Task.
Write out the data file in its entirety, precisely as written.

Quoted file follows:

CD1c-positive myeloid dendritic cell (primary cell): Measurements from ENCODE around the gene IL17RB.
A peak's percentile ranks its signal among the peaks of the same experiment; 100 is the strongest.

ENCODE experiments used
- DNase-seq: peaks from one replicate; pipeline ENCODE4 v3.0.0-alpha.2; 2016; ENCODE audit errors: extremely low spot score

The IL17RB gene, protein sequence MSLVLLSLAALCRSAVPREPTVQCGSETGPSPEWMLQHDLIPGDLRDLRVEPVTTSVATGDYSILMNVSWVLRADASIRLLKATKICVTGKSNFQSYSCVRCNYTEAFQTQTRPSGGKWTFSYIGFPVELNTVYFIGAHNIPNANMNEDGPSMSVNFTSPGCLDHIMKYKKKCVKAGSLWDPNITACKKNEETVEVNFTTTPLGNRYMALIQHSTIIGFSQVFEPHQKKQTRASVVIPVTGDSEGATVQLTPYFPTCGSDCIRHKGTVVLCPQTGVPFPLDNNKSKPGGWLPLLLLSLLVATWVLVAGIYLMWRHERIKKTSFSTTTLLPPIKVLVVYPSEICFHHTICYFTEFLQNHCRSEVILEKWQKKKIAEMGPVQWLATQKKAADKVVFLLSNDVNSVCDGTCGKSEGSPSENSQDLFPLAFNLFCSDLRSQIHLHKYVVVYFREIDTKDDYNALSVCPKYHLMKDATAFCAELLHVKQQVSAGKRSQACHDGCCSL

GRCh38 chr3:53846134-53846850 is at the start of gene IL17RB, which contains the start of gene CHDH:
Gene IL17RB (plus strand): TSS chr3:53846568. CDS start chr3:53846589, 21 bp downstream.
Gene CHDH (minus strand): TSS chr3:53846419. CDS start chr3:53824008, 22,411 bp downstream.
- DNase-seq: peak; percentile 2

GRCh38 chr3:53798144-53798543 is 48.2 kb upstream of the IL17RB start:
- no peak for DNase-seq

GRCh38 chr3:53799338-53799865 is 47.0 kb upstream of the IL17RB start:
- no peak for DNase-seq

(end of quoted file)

CD1c-positive myeloid dendritic cell (primary cell): Measurements from ENCODE around the gene IL17RB.
A peak's percentile ranks its signal among the peaks of the same experiment; 100 is the strongest.

ENCODE experiments used
- DNase-seq: peaks from one replicate; pipeline ENCODE4 v3.0.0-alpha.2; 2016; ENCODE audit errors: extremely low spot score

The IL17RB gene, protein sequence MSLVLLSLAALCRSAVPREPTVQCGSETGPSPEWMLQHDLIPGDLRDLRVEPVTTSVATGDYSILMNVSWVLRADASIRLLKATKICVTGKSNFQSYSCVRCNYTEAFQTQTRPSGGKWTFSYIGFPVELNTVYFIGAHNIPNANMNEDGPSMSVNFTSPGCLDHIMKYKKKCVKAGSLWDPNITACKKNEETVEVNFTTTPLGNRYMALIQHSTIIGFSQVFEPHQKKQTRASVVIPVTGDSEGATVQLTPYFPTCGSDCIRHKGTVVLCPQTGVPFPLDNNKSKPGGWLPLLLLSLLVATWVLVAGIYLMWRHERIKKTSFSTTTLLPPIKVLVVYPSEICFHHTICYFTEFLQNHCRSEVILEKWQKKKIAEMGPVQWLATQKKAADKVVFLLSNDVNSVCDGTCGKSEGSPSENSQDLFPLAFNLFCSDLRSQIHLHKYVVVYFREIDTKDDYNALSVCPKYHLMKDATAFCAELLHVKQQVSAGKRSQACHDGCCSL

GRCh38 chr3:53846134-53846850 is at the start of gene IL17RB, which contains the start of gene CHDH:
Gene IL17RB (plus strand): TSS chr3:53846568. CDS start chr3:53846589, 21 bp downstream.
Gene CHDH (minus strand): TSS chr3:53846419. CDS start chr3:53824008, 22,411 bp downstream.
- DNase-seq: peak; percentile 2

GRCh38 chr3:53798144-53798543 is 48.2 kb upstream of the IL17RB start:
- no peak for DNase-seq

GRCh38 chr3:53799338-53799865 is 47.0 kb upstream of the IL17RB start:
- no peak for DNase-seq